Sir Isaac Newton teaches us how to properly apply force to a baseball. His three laws of motion are our guide.

First of lets define a law in relative to science. The definition of a scientific law is such:

Scientific Law: This is a statement of fact meant to explain, in concise terms, an action or set of actions. It is generally accepted to be true and univseral, and can sometimes be expressed in terms of a single mathematical equation. Scientific laws are similar to mathematical postulates. They donâ€™t really need any complex external proofs; they are accepted at face value based upon the fact that they have always been observed to be true.

Specifically, scientific laws must be simple, true, universal, and absolute. They represent the cornerstone of scientific discovery, because if a law ever did not apply, then all science based upon that law would collapse.

So what this says is that scientific laws are taken to be

Newton's first law and how it applies to pitching a baseball:

Every object in a state of uniform motion tends to remain in that state of motion unless an external force is applied to it.

Baseballs will stay at rest unless acted upon by an external force. They will also move in a straight line unless an external force is applied to it. Baseball pitchers need to apply they force in a straight line with respect towards home plate. Only the force applied in the X coordinate direction counts with respect to release velocity.

Newton's second law and how it applies to pitching a baseball:

The relationship between an object's mass m, its acceleration a, and the applied force F is F = ma. Acceleration and force are vectors (as indicated by their symbols being displayed in slant bold font); in this law the direction of the force vector is the same as the direction of the acceleration vector.

F=ma, or F(the force applied to the baseball in the X coordinate direction)=m(mass of the baseball)a(acceleration)

a(acceleration) is the change in velocity over a certain time period. So basically a(acceleration)=v(velocity)t(time)

Changing F=ma around we get a=F/m, since a=v/t we can substitute so v/t=F/m. We can also change this formula around to get this:

v(velocity)=F(force)t(time)/m(mass of the baseball). Since m(mass) is a constant, we find that v(velocity)=F(force)t(time).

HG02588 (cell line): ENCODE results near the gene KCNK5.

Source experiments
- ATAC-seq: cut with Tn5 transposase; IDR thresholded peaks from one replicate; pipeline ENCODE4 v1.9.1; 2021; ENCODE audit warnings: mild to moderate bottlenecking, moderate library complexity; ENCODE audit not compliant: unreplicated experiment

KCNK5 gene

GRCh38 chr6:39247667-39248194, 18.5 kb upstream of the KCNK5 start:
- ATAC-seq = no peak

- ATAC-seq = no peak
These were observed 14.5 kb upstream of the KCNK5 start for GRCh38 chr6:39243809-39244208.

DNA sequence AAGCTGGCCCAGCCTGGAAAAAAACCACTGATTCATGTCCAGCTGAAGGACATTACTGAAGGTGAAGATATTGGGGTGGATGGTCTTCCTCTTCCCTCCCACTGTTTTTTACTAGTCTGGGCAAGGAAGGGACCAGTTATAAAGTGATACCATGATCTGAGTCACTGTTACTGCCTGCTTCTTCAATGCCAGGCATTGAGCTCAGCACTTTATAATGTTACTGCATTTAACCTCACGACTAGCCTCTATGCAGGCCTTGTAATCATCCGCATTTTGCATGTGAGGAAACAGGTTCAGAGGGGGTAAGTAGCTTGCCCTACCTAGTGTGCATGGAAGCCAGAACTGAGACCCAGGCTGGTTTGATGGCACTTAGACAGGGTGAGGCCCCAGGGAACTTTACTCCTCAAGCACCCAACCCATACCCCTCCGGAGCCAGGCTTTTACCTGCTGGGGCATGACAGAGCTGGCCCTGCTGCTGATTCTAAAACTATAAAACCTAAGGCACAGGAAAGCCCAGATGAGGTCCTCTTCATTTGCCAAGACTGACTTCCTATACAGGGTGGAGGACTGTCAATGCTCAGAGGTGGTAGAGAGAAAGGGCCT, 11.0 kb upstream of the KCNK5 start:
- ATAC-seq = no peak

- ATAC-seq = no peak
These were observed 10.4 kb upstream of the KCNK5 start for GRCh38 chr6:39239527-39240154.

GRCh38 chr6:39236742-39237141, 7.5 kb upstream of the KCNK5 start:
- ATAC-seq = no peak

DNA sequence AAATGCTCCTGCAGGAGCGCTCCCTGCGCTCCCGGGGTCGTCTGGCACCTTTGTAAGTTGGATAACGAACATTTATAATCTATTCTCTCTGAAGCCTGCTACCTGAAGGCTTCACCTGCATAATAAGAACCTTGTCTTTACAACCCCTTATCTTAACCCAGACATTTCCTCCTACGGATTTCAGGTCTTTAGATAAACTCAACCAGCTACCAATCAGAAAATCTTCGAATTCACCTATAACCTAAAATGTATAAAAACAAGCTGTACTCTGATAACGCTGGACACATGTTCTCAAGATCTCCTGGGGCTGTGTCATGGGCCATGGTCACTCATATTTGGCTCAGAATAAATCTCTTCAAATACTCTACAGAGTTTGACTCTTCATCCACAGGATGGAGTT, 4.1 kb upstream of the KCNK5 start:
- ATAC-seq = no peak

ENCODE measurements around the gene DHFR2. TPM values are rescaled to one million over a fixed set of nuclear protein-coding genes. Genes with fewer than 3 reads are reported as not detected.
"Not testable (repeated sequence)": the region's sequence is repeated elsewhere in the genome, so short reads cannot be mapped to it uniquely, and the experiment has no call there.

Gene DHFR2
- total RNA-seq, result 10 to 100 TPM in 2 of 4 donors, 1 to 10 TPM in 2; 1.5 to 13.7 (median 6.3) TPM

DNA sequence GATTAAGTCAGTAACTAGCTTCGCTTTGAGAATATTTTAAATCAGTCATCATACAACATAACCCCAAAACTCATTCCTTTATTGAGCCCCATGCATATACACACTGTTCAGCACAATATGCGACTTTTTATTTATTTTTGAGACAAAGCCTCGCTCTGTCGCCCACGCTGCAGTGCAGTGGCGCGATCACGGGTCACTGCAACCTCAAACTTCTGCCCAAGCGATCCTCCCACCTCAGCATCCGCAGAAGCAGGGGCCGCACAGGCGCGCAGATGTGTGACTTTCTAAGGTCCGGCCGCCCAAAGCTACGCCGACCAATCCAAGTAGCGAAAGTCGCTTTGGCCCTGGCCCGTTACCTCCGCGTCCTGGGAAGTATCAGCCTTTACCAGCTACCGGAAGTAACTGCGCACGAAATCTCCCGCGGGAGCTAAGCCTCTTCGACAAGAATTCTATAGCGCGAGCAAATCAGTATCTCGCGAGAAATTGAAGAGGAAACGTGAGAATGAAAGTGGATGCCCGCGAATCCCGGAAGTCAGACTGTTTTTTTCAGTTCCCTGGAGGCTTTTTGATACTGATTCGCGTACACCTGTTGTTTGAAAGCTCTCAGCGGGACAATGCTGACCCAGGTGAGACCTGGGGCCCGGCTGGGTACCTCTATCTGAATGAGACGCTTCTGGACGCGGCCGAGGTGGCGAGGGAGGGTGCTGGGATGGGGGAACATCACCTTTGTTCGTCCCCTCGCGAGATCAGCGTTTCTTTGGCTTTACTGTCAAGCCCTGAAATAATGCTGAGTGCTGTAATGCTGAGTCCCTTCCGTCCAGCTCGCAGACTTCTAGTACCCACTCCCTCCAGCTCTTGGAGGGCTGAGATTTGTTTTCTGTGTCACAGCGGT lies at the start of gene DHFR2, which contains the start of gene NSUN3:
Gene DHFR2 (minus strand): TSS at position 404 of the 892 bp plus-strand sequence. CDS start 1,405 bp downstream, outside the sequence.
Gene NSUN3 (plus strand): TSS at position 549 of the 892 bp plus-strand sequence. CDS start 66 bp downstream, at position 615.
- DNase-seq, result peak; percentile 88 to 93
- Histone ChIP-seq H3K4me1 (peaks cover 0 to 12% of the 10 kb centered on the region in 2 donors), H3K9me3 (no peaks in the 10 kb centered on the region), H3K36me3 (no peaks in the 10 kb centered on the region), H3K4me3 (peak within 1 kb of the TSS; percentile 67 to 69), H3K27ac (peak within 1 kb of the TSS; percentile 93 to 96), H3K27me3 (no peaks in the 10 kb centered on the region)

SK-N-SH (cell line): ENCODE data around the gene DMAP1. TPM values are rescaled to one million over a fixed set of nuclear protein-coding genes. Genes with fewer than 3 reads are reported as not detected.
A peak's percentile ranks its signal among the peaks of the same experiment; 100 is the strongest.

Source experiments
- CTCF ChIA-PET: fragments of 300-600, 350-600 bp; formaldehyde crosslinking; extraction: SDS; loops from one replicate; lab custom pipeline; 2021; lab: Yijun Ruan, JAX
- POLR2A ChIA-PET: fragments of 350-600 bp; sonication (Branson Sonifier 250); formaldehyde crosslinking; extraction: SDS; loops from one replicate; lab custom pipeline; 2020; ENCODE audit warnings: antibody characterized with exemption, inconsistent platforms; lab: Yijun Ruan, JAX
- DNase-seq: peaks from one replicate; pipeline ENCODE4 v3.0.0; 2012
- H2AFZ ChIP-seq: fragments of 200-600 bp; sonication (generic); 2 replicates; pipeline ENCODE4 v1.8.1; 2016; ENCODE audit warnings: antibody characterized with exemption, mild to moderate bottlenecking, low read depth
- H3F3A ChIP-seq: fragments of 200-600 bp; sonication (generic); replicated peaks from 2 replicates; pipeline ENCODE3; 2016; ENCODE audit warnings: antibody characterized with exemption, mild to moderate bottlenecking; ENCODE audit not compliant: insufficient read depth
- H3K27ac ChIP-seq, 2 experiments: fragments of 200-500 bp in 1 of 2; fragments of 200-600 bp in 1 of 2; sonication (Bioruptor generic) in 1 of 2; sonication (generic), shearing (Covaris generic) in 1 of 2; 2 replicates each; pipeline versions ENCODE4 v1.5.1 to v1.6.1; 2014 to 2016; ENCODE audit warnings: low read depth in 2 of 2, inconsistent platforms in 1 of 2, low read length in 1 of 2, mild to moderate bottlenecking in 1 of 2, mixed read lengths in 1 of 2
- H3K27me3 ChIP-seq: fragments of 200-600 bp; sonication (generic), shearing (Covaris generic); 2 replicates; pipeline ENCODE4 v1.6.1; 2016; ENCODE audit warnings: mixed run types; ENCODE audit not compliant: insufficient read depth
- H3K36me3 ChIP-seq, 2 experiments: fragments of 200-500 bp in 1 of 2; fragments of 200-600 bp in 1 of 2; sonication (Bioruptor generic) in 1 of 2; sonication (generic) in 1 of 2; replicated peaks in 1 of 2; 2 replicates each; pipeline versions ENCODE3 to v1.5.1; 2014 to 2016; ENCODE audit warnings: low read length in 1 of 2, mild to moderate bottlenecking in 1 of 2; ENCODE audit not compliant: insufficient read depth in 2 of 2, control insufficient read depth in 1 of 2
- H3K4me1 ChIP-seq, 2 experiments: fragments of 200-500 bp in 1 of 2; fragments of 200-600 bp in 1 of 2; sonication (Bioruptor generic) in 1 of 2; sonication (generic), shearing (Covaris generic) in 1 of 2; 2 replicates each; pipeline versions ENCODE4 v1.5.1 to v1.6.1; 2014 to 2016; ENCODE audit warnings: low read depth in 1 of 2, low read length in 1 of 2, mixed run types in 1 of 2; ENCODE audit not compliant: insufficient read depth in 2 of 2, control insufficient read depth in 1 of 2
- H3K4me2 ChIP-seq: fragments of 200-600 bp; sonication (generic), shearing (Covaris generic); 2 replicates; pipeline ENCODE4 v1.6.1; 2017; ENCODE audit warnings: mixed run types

That means that release velocity equals the force a pitcher applies to the baseball times the time period over which pitchers apply that force.

Traditional pitchers do NOT start to apply force to the baseball in the X coordinate direction with respect to home plate till AFTER their glove foot lands. Why is this? Because when their glove foot lands the baseball is either moving backwards, OR not moving at all, stopped still.

Using Mike Marshall mechanics, pitchers start to apply force to the baseball in the X coordinate with respect to home plate when their arm gets up to driveline height. They continue to apply force until release. Their driveline is longer than traditional pitchers.

Newton's third law and how it applies to pitching a baseball:

For every action there is an equal and opposite reaction.

This means that the force a pitchers applies towards home plate is only as great as the force that they apply towards second base. Hence, the more force that a pitcher applies towards second base, the more force they can apply towards home plate, the more force, the more velocity, remember v=Ft.

Three ways you can apply force towards second base:

1. The pitching foot can apply force towards second base if pitchers "push" off of the rubber.

2. The glove arm can apply force towards second base if pitchers pull their glove arm straight back.

3. The glove foot can apply force towards second base if pitchers rotate on their glove foot and push back towards second base with it.

Traditional pitchers can apply force using their pitching foot. They could apply apply force with their glove arm, but most if not all DO NOT pull their glove arm straight back. Also, most if not all, "traditional" pitching coaches do NOT teach pitchers to pull their arm straight back towards home plate. Traditional pitchers definately do NOT rotate on their glove foot, so they CANNOT apply force towards home plate with their glove foot. Most of the time, if not all of the time, "traditional" pitchers apply force with their glove foot towards home plate, NOT second base.

Pitchers using Mike Marshall's mechanics are taught to apply as much force towards second base as possible, using the pitching foot, glove arm, and glove foot. Hence, pitchers using Mike Marshall's mechanics are taught to apply more force towards second base than "traditional" pitchers. More force towards second base means more force in the direction of home plate. Remember Newton's third Law.

So, if pitchers using Mike Marshall's mechanics are able to apply force over a greater distance, or time period, and also are able to apply more force, then consequently, pitchers using Mike Marshall's mechanics are able to throw with greater velocities than they would if they used the "traditional" motion.

That people say it hasnt been "proven" on the field is irrelevent. Scientific laws are taken to be

First of lets define a law in relative to science. The definition of a scientific law is such: